Fingerless asylum seeker makes his case to stay in Canada Tuesday
Razak Iyal nearly froze to death walking over the border during a storm on Christmas Eve
Their winter walk across the border into Canada shone a spotlight on asylum seekers fleeing the United States after the election of Donald Trump.
Razak Iyal and his friend, Seidu Mohammed lost fingers and toes to frostbite during that Christmas Eve journey.
On Tuesday, Iyal will finally have his hearing before the Immigration and Refugee Board of Canada.
"I'm happy that the day is coming," he said last week.
"Every time I sit down and think about it, it's still following me. All the people who are looking for me. They are still looking for me here, so when I sleep I always think about it, always dream about it."
Iyal won't explain exactly why he's in danger in Ghana, saying he'll tell the whole story at his refugee board hearing.
He does say he was facing jail, torture or even death at the hands of a rich and powerful member of Parliament representing his region.
"The police in Ghana, they are very corrupt. If you don't have money to give the police, you can't get justice over there," he told CBC News in February.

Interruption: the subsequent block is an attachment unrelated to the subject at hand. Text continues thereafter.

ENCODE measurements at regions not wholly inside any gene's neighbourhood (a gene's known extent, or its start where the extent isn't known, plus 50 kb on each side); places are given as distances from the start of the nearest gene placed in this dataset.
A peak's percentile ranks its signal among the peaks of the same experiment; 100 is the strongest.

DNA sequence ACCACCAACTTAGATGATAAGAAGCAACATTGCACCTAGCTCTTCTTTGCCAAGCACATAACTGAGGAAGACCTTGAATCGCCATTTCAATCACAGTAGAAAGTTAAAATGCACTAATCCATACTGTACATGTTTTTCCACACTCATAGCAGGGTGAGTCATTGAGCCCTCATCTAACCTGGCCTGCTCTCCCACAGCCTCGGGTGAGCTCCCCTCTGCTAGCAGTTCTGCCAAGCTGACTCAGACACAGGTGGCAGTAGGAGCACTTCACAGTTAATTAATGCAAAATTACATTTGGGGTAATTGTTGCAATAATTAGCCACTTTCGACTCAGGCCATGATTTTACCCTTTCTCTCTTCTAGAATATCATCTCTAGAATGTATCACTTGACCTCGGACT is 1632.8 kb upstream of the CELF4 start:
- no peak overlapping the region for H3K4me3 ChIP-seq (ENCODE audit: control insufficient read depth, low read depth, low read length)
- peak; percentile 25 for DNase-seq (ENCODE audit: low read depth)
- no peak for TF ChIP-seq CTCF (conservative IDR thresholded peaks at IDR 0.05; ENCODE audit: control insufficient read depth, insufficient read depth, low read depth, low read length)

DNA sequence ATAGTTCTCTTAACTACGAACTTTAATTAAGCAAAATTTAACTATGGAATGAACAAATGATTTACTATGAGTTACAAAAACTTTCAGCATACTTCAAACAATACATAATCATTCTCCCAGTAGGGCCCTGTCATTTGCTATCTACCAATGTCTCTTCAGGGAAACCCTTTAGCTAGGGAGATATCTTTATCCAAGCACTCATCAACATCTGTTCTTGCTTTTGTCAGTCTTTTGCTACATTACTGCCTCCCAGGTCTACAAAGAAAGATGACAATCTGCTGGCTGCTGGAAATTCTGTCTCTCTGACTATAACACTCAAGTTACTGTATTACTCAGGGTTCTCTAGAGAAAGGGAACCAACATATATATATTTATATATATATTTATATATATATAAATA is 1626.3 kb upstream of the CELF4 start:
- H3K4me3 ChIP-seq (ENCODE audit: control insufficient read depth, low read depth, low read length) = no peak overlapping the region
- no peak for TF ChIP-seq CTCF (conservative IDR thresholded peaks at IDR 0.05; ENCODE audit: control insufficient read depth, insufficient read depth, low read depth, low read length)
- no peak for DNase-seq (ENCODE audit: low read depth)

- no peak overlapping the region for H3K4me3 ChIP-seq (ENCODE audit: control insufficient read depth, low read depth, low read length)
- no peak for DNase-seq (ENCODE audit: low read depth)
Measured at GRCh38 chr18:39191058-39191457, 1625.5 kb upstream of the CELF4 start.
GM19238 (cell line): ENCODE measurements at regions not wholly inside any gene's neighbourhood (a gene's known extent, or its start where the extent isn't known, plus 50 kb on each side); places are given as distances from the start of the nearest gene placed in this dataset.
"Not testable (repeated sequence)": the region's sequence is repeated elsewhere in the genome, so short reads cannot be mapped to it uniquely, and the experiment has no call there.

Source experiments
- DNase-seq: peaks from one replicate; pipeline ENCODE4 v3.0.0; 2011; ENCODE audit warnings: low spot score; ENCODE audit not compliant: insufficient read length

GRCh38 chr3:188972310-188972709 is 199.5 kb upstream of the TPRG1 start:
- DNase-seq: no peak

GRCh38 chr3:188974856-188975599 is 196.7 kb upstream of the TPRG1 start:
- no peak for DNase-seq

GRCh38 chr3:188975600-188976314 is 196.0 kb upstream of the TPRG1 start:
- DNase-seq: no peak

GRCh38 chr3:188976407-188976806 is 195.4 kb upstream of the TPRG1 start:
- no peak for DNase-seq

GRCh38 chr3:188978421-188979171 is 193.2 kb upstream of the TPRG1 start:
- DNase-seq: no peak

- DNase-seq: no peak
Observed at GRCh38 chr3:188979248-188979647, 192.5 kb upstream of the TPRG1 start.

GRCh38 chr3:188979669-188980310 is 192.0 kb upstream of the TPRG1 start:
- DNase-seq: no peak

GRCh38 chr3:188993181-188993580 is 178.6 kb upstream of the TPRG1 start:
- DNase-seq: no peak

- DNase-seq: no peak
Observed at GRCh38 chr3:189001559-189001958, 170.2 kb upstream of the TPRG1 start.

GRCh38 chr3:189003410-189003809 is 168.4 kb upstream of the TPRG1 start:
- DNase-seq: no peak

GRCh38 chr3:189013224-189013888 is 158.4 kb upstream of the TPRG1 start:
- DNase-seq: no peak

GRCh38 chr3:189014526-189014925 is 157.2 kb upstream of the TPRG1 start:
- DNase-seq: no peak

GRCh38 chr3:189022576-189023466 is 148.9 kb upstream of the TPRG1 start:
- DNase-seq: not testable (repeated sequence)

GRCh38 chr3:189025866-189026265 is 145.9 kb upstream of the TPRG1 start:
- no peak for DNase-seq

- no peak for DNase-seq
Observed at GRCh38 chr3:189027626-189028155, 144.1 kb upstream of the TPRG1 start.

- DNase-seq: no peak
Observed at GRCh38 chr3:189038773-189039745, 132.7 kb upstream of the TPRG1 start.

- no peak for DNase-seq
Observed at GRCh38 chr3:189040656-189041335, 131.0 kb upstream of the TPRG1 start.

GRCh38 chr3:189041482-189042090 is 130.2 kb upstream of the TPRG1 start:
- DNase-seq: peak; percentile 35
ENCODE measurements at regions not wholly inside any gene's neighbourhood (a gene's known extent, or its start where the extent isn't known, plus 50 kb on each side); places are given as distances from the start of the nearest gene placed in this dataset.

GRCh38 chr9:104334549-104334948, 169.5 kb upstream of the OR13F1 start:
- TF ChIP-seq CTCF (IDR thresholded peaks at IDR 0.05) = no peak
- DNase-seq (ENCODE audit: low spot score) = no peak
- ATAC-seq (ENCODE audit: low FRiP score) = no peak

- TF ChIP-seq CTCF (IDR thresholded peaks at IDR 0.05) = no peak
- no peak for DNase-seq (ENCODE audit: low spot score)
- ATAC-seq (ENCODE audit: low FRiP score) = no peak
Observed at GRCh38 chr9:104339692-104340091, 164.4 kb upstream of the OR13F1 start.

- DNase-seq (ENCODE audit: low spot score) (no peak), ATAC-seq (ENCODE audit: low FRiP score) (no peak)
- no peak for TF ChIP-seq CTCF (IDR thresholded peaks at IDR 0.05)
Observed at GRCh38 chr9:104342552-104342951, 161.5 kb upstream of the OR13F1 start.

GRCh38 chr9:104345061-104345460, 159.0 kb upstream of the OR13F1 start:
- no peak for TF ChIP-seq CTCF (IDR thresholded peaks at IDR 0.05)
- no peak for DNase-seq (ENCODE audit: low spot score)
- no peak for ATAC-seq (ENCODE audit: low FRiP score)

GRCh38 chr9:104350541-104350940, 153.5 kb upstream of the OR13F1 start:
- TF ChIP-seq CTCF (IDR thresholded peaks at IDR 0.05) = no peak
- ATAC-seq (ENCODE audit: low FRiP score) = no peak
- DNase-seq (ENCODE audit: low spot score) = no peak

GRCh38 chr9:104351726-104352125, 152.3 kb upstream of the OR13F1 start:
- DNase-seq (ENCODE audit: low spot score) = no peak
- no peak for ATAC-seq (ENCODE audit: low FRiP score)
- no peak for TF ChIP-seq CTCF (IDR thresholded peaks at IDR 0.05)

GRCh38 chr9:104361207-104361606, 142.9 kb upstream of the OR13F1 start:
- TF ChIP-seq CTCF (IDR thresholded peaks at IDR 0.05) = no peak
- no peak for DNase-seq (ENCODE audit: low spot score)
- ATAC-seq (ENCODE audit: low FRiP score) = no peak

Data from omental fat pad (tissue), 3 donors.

Iyal has risked — and lost — a lot for a chance to stay in Canada as a refugee: all the fingers on both hands and part of one thumb.
It makes the simple things in life difficult, including eating and getting dressed.
"Right now I can say I'm very very ready ... to prove to the judge what happened to me. And all the proof that I was supposed to give to them, I give it to the lawyer and they give it to the judge," he said.
"We've been praying."
Seidu Mohammed, the man he made the trek with, had his hearing in March.
He's already been accepted as a refugee based on the risk of persecution on grounds of sexual orientation if he's returned to Ghana.
Mohammed says that has changed everything for him.
"I was so happy that I got a chance to stay here," he said.
"I can move on with my life and make sure I can start doing something, [like] work."
Iyal's hearing was also originally scheduled for March, but it was postponed until now because of a backlog in security clearance checks and not enough board members to hear all the recent cases of asylum seekers.
It now has an expedited claims process for people from countries such as Syria, Burundi and Egypt.
Starting this month, it also allows straightforward claims to have a shorter hearing.
And, it's hiring more board members.
Iyal doesn't know if he'll get a decision Tuesday or if he'll have to wait for weeks to get a letter in the mail.
He's just grateful for a chance to make his case.